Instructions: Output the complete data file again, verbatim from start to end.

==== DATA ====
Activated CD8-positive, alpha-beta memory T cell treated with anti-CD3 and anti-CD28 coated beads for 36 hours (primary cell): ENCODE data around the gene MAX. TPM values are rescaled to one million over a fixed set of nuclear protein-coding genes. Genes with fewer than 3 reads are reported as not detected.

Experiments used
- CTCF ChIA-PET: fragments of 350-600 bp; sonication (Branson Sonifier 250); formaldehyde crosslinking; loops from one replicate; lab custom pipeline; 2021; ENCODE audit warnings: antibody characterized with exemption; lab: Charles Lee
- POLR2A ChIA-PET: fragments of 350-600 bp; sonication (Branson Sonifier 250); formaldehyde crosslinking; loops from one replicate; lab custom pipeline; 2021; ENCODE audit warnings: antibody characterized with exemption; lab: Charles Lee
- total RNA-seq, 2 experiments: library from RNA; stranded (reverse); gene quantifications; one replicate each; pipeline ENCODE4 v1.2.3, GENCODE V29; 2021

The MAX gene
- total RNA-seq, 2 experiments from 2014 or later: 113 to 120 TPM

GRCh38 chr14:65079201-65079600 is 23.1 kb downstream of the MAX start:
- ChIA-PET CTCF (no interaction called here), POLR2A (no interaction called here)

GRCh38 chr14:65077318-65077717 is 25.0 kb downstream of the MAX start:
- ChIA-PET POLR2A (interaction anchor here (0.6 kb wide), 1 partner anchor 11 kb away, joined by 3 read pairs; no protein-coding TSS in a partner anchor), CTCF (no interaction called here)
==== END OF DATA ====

Activated CD8-positive, alpha-beta memory T cell treated with anti-CD3 and anti-CD28 coated beads for 36 hours (primary cell): ENCODE data around the gene MAX. TPM values are rescaled to one million over a fixed set of nuclear protein-coding genes. Genes with fewer than 3 reads are reported as not detected.

Experiments used
- CTCF ChIA-PET: fragments of 350-600 bp; sonication (Branson Sonifier 250); formaldehyde crosslinking; loops from one replicate; lab custom pipeline; 2021; ENCODE audit warnings: antibody characterized with exemption; lab: Charles Lee
- POLR2A ChIA-PET: fragments of 350-600 bp; sonication (Branson Sonifier 250); formaldehyde crosslinking; loops from one replicate; lab custom pipeline; 2021; ENCODE audit warnings: antibody characterized with exemption; lab: Charles Lee
- total RNA-seq, 2 experiments: library from RNA; stranded (reverse); gene quantifications; one replicate each; pipeline ENCODE4 v1.2.3, GENCODE V29; 2021

The MAX gene
- total RNA-seq, 2 experiments from 2014 or later: 113 to 120 TPM

GRCh38 chr14:65079201-65079600 is 23.1 kb downstream of the MAX start:
- ChIA-PET CTCF (no interaction called here), POLR2A (no interaction called here)

GRCh38 chr14:65077318-65077717 is 25.0 kb downstream of the MAX start:
- ChIA-PET POLR2A (interaction anchor here (0.6 kb wide), 1 partner anchor 11 kb away, joined by 3 read pairs; no protein-coding TSS in a partner anchor), CTCF (no interaction called here)